Young Alumni Award recipient Candace Hall explores how to retain more diverse faculty in new documentary

by | Mar 6, 2023

Hall created "clusterluck," a documentary that chronicles the importance of community for Black faculty.
Black woman looking ahead, smiling.

UMSL young alumni award recipient and SIUE professor, Candace Hall is working to build supportive community in the hopes of welcoming and retaining black faculty at her institution and beyond with her documentary, “clusterluck.” (Photo by August Jennewein)

Candace Hall originally thought she was going to become a journalist when she was pursuing her bachelor’s degree in English at the University of Missouri–St. Louis.

But she found herself turned off journalism when a story she wrote on the topic of race for the university’s student newspaper, “The Current,” led to some critical responses online. She remembers feeling attacked reading some of the comments, and the experience made her start thinking about other potential careers.

Hall, who was named the recipient of UMSL Young Alumni Award last fall, ended up pursuing a doctorate in education and eventually joined the faculty at Southern Illinois University Edwardsville, where she now serves as the graduate program director and is an assistant professor for the Higher Education and Student Affairs Program.

In addition to teaching the courses, professional development and diversity in higher education, Hall – a self-described creative academic – is also helping to forge more inclusive spaces for Black scholars. Drawing on her long-held interest in storytelling, she recently documented the experience in a new film titled “clusterluck.”

The documentary, directed by Cami Thomas, follows Hall and several other Black faculty members at SIUE who arrived at the university as part of a cluster hire in 2020. It explores the experience and significance of entering a predominantly white institution as a Black educator with others of the same identity.

According to a study by the American Association of University Professors that came out in December of 2020, less than 6% of faculty at public and private nonprofit four-year colleges in the U.S. are Black compared to over 70% being white. Feelings of isolation and lack of equity account for why Black faculty members leave historically and predominantly white colleges and universities.

Hall – who married fellow UMSL graduate Dorian Hall, the director of the Millennium Student Center and the Office of Student Involvement and Event Services – wanted to address the challenges experienced by Black faculty members with the creation of a supportive group and the exploration of its impact in film.

“Community is a big thing that we’ve talked about in the documentary, about something that we’re related to something that’s helping to sustain us and retain us,” she said. “Usually there’s maybe one in a department or maybe two, if you’re lucky, but not five out of 12. Right? It’s all because we have a community, because we can work in spaces where we understand each other. There’s some things we don’t have to explain. We’re not dealing with the constant microaggressions and racism that distract us from doing our jobs. That is a part of our experience, and community is a part of helping to retain us.”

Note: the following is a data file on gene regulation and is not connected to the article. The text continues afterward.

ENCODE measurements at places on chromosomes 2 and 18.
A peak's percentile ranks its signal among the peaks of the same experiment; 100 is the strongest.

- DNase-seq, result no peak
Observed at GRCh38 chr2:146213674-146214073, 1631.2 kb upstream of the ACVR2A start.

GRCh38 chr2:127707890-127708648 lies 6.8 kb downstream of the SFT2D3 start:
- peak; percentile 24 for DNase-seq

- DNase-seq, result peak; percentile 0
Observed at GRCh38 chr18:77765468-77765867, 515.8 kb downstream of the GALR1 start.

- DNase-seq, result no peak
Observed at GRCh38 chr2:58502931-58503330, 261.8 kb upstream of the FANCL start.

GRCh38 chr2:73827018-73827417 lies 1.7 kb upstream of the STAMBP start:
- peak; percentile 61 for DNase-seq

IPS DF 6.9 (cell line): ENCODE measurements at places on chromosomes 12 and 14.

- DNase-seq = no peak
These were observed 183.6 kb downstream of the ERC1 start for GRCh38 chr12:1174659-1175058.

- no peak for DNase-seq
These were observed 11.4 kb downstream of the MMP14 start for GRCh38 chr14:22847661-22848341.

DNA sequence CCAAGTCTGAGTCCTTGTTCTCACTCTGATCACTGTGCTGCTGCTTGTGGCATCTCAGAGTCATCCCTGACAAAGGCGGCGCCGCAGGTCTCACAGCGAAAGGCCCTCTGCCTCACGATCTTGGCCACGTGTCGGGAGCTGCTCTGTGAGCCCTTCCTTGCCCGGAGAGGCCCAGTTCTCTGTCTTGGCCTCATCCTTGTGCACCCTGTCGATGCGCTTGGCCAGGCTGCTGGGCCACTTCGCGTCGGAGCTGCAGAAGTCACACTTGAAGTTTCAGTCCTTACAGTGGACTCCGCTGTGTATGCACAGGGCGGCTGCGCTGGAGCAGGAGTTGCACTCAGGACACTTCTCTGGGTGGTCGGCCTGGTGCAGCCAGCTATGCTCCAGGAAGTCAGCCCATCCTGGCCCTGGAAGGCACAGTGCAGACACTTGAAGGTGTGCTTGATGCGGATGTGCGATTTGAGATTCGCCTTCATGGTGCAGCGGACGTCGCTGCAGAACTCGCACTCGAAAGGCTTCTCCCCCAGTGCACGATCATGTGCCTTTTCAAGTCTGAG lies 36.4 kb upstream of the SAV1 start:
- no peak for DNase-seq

Community, the principal theme of “clusterluck”, is an important element in retaining Black faculty in higher education. When Hall was deciding how to demonstrate this effectively, instead of writing a paper, a standard practice in her field, she opted to provide a visual narrative of the impact community can have on Black scholars.

J.T. Snipes, an assistant professor at SIUE who is featured in the documentary, thought this form of storytelling humanized Black faculty in a necessary way.

“To have a visual representation of our community is very powerful,” he said. “I think it moves people differently than words on a page. I think people can tell really great stories, but the old adage of a picture being worth 1,000 words is really true. I think there’s that significance of the community being represented in a real way.”

He also believes “clusterluck” shows the positive side of being Black faculty, as he frequently hears colleagues bemoan the challenges of the experience.

“I think she gives hope to a generation of scholars that the work we do doesn’t always have to be hard, and that our story doesn’t always have to be marked by tragedy or, harm as black people in the world,” Snipes said. “There’s beauty and joy and love in the spaces we work in.”

Hall’s documentary has had its intended impact on viewers as she’s screened it at various universities, including SIUE, Washington University in St. Louis and the University of Idaho. She has another screening scheduled for later this month at the University of Pittsburgh.

She hopes the film will also influence decision-makers in higher education to not only hire more diverse faculty but also create an environment that welcomes them.

“We can actually begin to create this, you got a model here, so you can’t say you don’t know how,” she said. “Now let’s attend to the Black faculty who aren’t having this experience. Let’s catch them up. This is a model; learn from this and get to work.”

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Wendy Todd

Wendy Todd

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